• Moves down toward the opening

Depending on where and how fast the uterus is moving, a woman may show varied symptoms. Some of the pains may include the tailbone, lower back, during sexual intercourse, etc. There are chances that some women may not even show any of the symptoms. The lower part of the uterus that has begun protruding may develop sores that cause infection, discharge, or even irregular bleeding.

4. Bladder (Cystocele)

The connective tissue around the bladder weakens, causing it to drop and ram against the front wall of the vagina. Due to pressure on the abdomen, women could pass urine involuntarily. The pressure could be caused due to laughing, coughing, or jerks during walking or running. Urine retention becomes a big issue if the condition becomes serious. There are chances that in spite of not having control over the muscles, the bladder wouldn’t empty and cause a urinary tract infection, according to physical therapy specialists.

In the age group of 40 to 59, there are 26.5% of women who suffer from pelvic floor dysfunction.

There is one more type that should be covered. The descent of the top portion of the vagina onto the lower portion. This causes the vagina to flip. In fact, in some cases, the top portion falls so far deep that it pushes itself out of the vagina. Women feel intense pain when they walk or sit due to prolapse. A kink could develop in the urethra hiding the inconsistency in urination.

How a pelvic floor dysfunction diagnosed?

Self-diagnosis is the first step to this procedure. Keeping an eye out for the most common symptoms (as mentioned above) can be helpful in visiting the doctor at an early stage.

There is a general procedure that is followed to examine women who have observed symptoms related to the dysfunction. The pelvic examination is carried out with an instrument called a speculum that stretches the walls of the vagina apart for the doctor to insert their finger in it. After this, they insert another finger into the rectum to determine the condition of the enterocele or rectocele.

Different doctors have different methods of carrying out the same examination. Mostly women are asked to bear down, so as to cough, with one foot on a stool. The pressure that is felt by the pelvis will tell the doctor how bad the dysfunction is.

At times, to diagnose the severity of the dysfunction, doctors measure the amount of leakage from the bladder, the urine flow, and the amount of urine that stays in the bladder after urinating.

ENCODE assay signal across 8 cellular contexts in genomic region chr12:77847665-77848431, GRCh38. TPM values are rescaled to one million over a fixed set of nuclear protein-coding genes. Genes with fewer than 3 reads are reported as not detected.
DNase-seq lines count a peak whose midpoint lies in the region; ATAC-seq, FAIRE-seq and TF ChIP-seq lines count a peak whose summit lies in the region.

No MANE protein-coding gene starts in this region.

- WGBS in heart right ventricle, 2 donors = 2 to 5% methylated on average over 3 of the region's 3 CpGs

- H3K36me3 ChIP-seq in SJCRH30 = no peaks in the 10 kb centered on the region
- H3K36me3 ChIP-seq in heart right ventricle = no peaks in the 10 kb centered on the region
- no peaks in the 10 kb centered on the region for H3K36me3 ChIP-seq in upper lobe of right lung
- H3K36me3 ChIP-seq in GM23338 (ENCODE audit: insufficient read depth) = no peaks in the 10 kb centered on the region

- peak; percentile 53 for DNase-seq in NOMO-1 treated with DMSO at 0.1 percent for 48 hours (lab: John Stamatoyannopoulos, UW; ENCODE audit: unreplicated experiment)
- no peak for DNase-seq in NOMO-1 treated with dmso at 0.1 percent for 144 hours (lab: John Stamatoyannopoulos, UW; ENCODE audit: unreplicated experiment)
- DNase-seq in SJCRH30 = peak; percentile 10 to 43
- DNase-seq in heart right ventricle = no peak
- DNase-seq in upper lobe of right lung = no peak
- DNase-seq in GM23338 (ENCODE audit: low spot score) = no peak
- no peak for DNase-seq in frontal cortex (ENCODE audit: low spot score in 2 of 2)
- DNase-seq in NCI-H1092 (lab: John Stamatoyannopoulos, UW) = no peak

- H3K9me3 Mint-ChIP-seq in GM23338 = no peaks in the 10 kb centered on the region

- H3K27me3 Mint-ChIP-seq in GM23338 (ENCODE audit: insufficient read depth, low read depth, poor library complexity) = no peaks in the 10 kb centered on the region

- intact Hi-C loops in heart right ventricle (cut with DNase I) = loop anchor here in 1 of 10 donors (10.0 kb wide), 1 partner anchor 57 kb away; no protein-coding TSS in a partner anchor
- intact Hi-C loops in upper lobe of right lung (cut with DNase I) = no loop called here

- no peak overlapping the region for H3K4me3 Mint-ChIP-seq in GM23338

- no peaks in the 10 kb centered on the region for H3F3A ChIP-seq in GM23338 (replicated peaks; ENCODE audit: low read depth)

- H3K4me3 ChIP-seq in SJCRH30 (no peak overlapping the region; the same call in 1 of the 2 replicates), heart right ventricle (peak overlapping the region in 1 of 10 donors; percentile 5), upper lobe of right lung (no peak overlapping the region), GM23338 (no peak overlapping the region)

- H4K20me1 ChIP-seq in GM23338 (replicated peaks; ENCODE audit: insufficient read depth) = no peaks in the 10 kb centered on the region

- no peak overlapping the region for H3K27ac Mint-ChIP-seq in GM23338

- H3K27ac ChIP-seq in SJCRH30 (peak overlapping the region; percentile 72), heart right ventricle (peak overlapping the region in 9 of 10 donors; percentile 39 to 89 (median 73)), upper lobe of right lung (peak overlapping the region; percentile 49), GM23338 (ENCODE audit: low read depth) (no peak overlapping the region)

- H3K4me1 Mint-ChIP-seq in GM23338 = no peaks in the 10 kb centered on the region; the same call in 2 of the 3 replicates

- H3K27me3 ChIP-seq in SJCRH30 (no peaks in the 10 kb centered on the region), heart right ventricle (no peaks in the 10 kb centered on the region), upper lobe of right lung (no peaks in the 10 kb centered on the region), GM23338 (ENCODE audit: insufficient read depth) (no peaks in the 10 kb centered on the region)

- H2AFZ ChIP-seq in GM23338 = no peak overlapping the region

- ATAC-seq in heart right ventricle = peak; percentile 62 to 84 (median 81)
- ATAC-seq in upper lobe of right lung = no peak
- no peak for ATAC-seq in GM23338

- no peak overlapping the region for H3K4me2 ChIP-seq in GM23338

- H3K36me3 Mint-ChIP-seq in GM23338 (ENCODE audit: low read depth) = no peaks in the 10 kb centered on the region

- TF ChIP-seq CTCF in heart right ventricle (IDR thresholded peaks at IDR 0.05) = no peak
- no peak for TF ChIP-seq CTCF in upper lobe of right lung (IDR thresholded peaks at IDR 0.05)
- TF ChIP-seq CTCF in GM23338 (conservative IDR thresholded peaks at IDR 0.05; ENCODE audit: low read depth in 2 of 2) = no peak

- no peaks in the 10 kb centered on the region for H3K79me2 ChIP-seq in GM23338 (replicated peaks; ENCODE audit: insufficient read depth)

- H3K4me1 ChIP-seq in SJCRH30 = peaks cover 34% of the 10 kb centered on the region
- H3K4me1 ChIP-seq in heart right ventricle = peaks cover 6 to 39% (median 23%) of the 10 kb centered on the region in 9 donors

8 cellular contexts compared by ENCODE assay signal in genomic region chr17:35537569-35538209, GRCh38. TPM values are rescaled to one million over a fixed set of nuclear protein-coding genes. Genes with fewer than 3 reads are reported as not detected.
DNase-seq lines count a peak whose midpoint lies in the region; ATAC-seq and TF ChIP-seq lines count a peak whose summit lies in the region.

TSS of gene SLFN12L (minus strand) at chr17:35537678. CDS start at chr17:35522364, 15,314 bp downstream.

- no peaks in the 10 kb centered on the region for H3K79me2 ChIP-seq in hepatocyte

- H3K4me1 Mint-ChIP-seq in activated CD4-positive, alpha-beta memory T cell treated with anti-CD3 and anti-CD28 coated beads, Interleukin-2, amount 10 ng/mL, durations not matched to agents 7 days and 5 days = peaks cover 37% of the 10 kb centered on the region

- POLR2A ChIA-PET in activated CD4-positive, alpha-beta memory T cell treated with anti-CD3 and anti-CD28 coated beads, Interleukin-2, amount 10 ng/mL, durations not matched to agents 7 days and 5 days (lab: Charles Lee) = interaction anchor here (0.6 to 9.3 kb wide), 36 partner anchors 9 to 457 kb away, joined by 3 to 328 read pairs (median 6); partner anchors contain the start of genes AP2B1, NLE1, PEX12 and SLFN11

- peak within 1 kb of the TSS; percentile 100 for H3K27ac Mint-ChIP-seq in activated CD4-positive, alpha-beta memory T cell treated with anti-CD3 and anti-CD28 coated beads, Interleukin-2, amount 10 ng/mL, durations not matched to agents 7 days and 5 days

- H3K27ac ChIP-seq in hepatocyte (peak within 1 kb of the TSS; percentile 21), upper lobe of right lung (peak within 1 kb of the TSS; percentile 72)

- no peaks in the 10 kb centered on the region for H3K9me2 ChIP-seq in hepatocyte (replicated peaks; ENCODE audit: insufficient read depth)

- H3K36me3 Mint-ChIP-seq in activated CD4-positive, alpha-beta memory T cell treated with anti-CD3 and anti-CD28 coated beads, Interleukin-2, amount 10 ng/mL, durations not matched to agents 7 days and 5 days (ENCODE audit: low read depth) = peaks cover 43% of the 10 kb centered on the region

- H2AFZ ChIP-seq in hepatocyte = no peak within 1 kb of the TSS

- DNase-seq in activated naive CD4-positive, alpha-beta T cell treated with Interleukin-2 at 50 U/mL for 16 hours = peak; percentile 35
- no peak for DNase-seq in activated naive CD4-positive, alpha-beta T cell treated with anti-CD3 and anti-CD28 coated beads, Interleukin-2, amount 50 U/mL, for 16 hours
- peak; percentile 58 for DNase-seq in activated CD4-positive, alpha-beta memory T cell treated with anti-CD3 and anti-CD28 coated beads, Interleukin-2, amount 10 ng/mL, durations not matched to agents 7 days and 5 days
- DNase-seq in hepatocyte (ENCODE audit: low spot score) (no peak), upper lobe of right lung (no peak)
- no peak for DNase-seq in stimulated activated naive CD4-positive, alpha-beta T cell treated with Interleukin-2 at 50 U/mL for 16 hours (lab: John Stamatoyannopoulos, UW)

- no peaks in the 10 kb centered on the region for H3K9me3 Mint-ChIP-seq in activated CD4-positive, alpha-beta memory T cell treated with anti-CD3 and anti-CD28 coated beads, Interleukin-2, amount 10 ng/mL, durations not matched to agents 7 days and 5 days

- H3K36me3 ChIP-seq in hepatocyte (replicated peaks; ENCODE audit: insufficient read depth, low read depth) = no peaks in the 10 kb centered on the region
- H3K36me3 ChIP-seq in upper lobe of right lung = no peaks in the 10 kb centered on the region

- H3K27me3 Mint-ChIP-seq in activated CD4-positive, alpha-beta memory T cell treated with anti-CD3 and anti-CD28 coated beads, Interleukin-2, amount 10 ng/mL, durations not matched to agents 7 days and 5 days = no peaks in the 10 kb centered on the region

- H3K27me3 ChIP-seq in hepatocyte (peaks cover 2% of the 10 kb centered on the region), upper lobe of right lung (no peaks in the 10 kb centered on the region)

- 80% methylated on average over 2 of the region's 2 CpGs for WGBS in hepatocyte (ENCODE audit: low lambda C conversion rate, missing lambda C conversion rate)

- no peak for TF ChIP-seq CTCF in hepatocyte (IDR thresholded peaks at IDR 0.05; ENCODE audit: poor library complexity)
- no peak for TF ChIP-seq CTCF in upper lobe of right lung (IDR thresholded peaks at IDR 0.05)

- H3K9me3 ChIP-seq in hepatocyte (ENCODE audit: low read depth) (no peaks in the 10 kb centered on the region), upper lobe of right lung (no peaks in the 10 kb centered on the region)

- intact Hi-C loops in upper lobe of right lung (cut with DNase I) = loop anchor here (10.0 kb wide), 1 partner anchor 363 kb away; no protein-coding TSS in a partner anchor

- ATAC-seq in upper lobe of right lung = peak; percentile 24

Say if a woman cannot pass urine or does so involuntarily, then the doctor would insert a viewing tube inside the urethra or bladder to understand what the course of treatment should be, surgery or medicine.

What do you do if you are diagnosed with pelvic floor dysfunction?

There are various exercises that can be followed and implemented as a part of your regular routine. The most common one being the Kegel exercise. It would help with the symptoms but will not stop the movement of the organs.

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Physical therapy specialists suggest Kegel exercises since they are known for providing strength to the pelvic muscles. The muscles around the rectum, vagina, and urethra are squeezed as tightly as possible for 2 seconds and kept in a relaxed position for about 10 seconds. Once your muscles get used to this set, the time is increased to squeezing the muscles for 10 seconds at a time. It works best if the form is repeated at least 10 times.

Since these muscles are not visible through clothes, the exercise can be carried out at any time, while sitting, standing, or laying down.

There have been observations where women have not been able to concentrate on contracting the correct set of muscles. The solution is easy if you too faced the same problem:

  • Using biofeedback devices
  • Cone-shaped inserts are used for the vaginal muscles
  • An electrical probe is inserted to contract the right muscles.

15.1% of women who were underweight and normal weight were diagnosed with pelvic floor dysfunction while 26.3% of overweight women suffered and the highest number, 30.4% of women suffered due to being obese.

Now that you have all the required information with a lot of facts, the concept of pelvic floor dysfunction should have cleared out. You must have realized that the condition is treatable. There is no shame in contacting a professional regarding the same.

At Physical Healthcare of Jacksonville, the finest team of experts are available to help you. We create individual therapy plans depending on your condition. Don’t just cope up with your pain problems. You want to heal it permanently by receiving help from our physical therapy specialists in Jacksonville. Book your appointment now!